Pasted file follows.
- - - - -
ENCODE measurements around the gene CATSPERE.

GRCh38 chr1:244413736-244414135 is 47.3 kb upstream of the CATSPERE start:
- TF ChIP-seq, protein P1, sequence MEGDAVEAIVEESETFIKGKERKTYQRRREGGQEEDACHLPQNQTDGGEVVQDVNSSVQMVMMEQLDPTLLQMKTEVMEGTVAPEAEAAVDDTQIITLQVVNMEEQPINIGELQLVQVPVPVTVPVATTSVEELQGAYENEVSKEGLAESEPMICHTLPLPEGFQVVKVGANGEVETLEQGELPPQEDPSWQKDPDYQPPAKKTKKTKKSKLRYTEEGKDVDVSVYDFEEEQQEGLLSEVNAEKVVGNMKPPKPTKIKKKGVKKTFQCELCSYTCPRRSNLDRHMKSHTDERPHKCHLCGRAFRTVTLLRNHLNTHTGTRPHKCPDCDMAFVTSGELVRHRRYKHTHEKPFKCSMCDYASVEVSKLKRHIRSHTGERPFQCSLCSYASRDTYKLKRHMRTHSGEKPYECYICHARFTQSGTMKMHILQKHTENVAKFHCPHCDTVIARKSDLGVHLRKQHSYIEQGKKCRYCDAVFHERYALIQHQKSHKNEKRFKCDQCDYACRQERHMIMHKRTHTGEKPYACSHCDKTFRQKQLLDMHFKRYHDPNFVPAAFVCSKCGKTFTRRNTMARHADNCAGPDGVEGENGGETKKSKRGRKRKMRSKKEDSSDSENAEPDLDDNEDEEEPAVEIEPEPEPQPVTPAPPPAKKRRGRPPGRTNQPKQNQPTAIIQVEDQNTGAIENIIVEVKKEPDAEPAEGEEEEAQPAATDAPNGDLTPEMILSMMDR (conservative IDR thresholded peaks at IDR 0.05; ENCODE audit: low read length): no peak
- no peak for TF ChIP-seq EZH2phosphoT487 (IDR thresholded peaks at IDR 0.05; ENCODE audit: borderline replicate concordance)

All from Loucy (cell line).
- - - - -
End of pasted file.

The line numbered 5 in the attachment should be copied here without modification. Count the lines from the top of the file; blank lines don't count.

All from Loucy (cell line).